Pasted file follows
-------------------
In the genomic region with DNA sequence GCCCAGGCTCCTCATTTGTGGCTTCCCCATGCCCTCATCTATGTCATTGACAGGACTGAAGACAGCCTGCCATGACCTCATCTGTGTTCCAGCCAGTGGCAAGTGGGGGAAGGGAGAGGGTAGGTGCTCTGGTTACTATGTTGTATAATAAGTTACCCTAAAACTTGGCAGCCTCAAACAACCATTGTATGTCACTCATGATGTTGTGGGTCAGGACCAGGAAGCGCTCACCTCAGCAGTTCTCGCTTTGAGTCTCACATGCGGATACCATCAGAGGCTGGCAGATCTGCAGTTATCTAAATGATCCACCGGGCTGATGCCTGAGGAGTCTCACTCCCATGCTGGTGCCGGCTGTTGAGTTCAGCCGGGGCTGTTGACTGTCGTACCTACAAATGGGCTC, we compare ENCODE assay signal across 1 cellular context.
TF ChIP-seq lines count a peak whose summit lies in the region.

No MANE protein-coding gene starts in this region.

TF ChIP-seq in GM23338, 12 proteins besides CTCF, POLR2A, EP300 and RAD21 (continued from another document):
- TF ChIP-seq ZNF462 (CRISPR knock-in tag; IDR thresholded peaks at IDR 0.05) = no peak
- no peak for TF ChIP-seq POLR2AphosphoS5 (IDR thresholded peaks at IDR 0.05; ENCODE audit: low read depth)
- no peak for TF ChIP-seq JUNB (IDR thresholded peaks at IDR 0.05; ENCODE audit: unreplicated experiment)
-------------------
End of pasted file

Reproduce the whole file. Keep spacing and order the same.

In the genomic region with DNA sequence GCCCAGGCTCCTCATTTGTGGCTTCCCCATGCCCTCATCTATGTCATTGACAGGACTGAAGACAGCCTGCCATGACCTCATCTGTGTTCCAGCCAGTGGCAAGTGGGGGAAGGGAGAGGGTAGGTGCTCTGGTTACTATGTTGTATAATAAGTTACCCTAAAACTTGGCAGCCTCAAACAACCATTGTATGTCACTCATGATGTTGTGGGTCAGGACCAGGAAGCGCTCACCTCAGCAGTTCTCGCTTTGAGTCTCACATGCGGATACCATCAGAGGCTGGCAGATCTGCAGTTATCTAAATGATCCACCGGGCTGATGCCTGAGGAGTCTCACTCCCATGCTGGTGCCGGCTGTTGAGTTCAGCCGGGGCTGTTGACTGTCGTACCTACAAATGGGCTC, we compare ENCODE assay signal across 1 cellular context.
TF ChIP-seq lines count a peak whose summit lies in the region.

No MANE protein-coding gene starts in this region.

TF ChIP-seq in GM23338, 12 proteins besides CTCF, POLR2A, EP300 and RAD21 (continued from another document):
- TF ChIP-seq ZNF462 (CRISPR knock-in tag; IDR thresholded peaks at IDR 0.05) = no peak
- no peak for TF ChIP-seq POLR2AphosphoS5 (IDR thresholded peaks at IDR 0.05; ENCODE audit: low read depth)
- no peak for TF ChIP-seq JUNB (IDR thresholded peaks at IDR 0.05; ENCODE audit: unreplicated experiment)